The chickens were in their pen and I was in the back garden spreading leaves.  This garden is really close to their pen, and they were following me up and down the fence.  I got to thinking--hmmm what is there to keep them in the pen?  Just a fence--no gardens to scratch up and destroy, so I let them loose.  They had a ball!  I think I'll let them out again tomorrow...it's supposed to be pretty here again (yay).

Until next time.....

 
 

Preparing for Winter

The weather prognosticators are calling for really cold weather tomorrow night--first really "hard freeze" of the year, although my thermometer read 24 degrees last night.  So that means removing the irrigation pump from the pond and subsequently draining the lines that feed all the different garden areas and the drip irrigation spiderweb that is in place in the gardens.  Done!

Next is to install all the wire hoops over the beds in the high tunnels to protect the winter crops inside the high tunnels.   The second layer of protection inside the tunnels really makes a difference..

rowcoversinhightunnel11.13This is a shot inside the larger high tunnel which is 20x96.  This tunnel has lettuce, kale, braising mix, spinach, broccoli raab, endive, mustard, radiccio, and a few other greens. The newer tunnel is 12x80 and is protecting spinach, swiss chard, arugula and broccoli raab.  Oh, and both tunnels have a row of strawberries on each of the outer walls.  Strawberries outside in this area (on this farm, anyway) are "iffy" during late frosts and freezes in the spring so I'm trying them inside each tunnel.  So far I've been able to eat strawberries with my yogurt about 3 days a week.  We'll see how they do on a production scale next spring.

On Saturday I opened the bee hive and on top of the frames of the top box I placed 2 layers of newspaper, cut a hole in the middle, then poured about 3-1/2 pounds of white sugar on the paper.  The sugar was then spritzed with water to "crust" over.  Several of my beekeeping buddies have said they are going to put a solid bottom board in over the winter because they are thinking that we will have a colder-than-normal winter--so, I decided to do the same.  I cut a piece of 1/4" insulation and covered the bottom board just after I put the sugar on, then I went about my chores.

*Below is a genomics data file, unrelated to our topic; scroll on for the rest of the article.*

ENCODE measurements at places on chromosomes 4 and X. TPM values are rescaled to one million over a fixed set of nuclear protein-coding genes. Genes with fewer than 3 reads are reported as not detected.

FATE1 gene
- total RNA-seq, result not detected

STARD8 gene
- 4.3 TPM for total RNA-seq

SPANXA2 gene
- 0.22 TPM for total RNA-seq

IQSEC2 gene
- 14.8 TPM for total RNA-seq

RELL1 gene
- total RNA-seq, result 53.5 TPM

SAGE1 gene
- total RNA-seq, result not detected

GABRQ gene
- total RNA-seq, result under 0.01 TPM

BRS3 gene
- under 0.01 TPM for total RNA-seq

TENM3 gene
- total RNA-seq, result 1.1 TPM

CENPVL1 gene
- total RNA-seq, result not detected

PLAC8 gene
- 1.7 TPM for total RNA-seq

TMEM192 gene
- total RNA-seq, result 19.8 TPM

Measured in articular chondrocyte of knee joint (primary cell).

It was a beautiful Saturday, low 60's and sunshine.  About 30 minutes after tending to the bees I noticed A LOT of bees around the entrance and a few of them on the front starting to "beard"--okay, maybe it was too warm to install the bottom board on Saturday.  I moved it back about halfway and a few minutes later all was back to normal.  It's okay to deal with one or a few hives in this manner but you sure couldn't do this with more than a few!  I've got a lot to learn about beekeeping :-)

Wintertime around here also means doing indoor things and that includes soap making.  I LOVE patchouli scent and bought a couple of patchouli plants this past summer.  They are in pots in the house and doing well.  I've been collecting leaves from them to make an oil infusion and finally gathered enough to actually get it done.  I used sunflower oil as the base oil (it's cheap and effective for this purpose).  I stuffed a pint jar full of dried patchouli leaves then filled it with sunflower oil.  Heat a pan of water to boiling, remove from the heat and set the jar of oil and leaves into the pot of water and let it cool.  Put a lid on the mixture and shake it up every time you walk by it for a few months.

patchoulioil

 

This is my first time doing this, so I'll report back as the experiment progresses.

Another project on the farm is that the chimney for the woodstove is in progress--YAY!  Hopefully it will be ready to use by Christmas--I'm excited!

chimneyinprogressweb

 

I plan on stuccoing the block since it's on the back of the house and not visible unless you walk all the way around to the back of the house.  Building the scaffold is just about as tedious as the block work.

Another winter project around here is winterizing the gardens.  The front bluff garden was in pretty good shape but there were 3 beds of overgrown lettuce, pepper plants, and a few ugly cabbages in addition to a few weeds.